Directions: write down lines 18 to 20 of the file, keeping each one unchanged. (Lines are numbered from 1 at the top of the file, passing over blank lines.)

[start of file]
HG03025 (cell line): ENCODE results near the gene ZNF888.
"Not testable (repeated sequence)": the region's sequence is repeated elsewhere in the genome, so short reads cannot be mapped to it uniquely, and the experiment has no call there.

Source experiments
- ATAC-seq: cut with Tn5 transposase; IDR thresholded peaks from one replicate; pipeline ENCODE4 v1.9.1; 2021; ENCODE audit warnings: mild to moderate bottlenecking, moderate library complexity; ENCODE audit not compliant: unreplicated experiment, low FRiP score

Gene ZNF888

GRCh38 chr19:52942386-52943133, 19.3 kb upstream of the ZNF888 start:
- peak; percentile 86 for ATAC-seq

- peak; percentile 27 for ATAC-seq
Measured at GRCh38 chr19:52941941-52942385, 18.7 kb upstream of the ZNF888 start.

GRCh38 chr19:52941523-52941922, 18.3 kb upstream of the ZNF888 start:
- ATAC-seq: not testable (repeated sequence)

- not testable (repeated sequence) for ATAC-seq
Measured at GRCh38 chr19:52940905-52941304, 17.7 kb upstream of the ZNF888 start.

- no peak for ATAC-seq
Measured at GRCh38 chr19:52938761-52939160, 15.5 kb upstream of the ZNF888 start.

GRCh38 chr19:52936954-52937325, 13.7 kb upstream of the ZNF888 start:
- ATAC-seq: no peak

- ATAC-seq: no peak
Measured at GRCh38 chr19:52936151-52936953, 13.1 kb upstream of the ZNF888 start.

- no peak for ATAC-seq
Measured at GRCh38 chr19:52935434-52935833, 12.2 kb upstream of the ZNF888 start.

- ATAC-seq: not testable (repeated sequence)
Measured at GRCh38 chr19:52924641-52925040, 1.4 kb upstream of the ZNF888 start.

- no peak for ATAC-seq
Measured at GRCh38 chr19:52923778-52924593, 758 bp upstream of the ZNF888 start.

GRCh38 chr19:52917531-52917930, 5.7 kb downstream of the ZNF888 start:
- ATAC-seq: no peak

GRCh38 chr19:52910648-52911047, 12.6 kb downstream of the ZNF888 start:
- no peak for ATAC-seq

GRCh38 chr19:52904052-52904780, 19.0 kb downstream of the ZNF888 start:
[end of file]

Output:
- ATAC-seq: no peak
Measured at GRCh38 chr19:52936151-52936953, 13.1 kb upstream of the ZNF888 start.

- no peak for ATAC-seq